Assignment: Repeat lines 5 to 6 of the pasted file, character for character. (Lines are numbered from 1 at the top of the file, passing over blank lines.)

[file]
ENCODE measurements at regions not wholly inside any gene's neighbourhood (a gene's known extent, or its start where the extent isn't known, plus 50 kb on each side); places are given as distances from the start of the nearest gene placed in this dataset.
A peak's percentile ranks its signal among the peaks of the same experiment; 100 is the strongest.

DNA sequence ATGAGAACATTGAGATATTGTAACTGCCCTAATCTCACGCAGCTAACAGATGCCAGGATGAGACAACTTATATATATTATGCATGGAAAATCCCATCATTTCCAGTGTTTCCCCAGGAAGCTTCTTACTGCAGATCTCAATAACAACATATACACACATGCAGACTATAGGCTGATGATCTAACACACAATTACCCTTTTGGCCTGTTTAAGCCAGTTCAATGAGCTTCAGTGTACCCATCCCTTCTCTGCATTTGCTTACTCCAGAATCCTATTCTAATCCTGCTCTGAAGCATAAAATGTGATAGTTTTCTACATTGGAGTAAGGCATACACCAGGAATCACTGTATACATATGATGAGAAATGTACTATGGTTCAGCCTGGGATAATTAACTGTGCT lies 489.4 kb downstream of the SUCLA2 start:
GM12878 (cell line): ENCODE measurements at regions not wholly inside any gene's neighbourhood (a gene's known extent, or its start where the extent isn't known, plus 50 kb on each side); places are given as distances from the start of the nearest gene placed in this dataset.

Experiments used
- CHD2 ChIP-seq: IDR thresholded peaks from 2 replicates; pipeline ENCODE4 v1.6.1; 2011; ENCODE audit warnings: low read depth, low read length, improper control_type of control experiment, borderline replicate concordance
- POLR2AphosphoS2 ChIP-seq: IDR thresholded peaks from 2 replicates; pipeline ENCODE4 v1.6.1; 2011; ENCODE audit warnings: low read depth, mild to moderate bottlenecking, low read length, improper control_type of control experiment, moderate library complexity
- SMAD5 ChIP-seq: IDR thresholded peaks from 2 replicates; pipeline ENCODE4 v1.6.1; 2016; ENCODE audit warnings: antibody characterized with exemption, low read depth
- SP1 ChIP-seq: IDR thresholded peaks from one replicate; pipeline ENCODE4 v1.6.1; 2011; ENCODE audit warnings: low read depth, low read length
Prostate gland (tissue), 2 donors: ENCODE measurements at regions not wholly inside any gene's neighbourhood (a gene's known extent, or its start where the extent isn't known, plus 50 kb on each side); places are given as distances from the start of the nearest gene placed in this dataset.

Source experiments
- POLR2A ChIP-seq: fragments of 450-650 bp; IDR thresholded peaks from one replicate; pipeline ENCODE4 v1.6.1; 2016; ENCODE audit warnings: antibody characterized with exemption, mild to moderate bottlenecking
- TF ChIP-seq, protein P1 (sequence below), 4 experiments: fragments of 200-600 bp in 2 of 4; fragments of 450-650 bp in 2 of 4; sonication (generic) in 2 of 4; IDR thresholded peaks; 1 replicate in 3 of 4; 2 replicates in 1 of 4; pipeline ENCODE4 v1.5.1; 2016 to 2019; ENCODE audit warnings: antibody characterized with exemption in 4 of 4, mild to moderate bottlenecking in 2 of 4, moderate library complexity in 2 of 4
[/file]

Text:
Experiments used
- CHD2 ChIP-seq: IDR thresholded peaks from 2 replicates; pipeline ENCODE4 v1.6.1; 2011; ENCODE audit warnings: low read depth, low read length, improper control_type of control experiment, borderline replicate concordance